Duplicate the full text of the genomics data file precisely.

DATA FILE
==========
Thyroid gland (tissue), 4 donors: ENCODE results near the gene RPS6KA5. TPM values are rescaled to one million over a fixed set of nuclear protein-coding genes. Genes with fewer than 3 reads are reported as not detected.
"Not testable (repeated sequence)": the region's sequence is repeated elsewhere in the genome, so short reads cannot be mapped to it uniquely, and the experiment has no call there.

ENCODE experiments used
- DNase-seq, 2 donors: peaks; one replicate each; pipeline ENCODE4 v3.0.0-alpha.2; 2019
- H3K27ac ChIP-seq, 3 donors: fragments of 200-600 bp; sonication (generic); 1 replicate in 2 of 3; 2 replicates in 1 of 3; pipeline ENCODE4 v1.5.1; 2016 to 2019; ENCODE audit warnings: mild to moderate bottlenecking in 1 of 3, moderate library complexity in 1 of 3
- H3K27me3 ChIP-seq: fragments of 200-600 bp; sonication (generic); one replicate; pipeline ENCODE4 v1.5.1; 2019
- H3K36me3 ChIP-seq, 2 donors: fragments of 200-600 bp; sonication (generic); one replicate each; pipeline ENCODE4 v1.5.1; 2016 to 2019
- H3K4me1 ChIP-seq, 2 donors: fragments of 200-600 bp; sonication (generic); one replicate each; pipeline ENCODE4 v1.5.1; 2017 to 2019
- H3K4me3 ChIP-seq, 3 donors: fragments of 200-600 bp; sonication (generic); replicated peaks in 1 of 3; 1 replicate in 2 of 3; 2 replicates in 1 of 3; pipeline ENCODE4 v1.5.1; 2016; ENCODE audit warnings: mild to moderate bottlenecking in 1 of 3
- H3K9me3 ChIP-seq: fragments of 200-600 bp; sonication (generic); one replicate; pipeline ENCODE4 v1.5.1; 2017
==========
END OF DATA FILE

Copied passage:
Thyroid gland (tissue), 4 donors: ENCODE results near the gene RPS6KA5. TPM values are rescaled to one million over a fixed set of nuclear protein-coding genes. Genes with fewer than 3 reads are reported as not detected.
"Not testable (repeated sequence)": the region's sequence is repeated elsewhere in the genome, so short reads cannot be mapped to it uniquely, and the experiment has no call there.

ENCODE experiments used
- DNase-seq, 2 donors: peaks; one replicate each; pipeline ENCODE4 v3.0.0-alpha.2; 2019
- H3K27ac ChIP-seq, 3 donors: fragments of 200-600 bp; sonication (generic); 1 replicate in 2 of 3; 2 replicates in 1 of 3; pipeline ENCODE4 v1.5.1; 2016 to 2019; ENCODE audit warnings: mild to moderate bottlenecking in 1 of 3, moderate library complexity in 1 of 3
- H3K27me3 ChIP-seq: fragments of 200-600 bp; sonication (generic); one replicate; pipeline ENCODE4 v1.5.1; 2019
- H3K36me3 ChIP-seq, 2 donors: fragments of 200-600 bp; sonication (generic); one replicate each; pipeline ENCODE4 v1.5.1; 2016 to 2019
- H3K4me1 ChIP-seq, 2 donors: fragments of 200-600 bp; sonication (generic); one replicate each; pipeline ENCODE4 v1.5.1; 2017 to 2019
- H3K4me3 ChIP-seq, 3 donors: fragments of 200-600 bp; sonication (generic); replicated peaks in 1 of 3; 1 replicate in 2 of 3; 2 replicates in 1 of 3; pipeline ENCODE4 v1.5.1; 2016; ENCODE audit warnings: mild to moderate bottlenecking in 1 of 3
- H3K9me3 ChIP-seq: fragments of 200-600 bp; sonication (generic); one replicate; pipeline ENCODE4 v1.5.1; 2017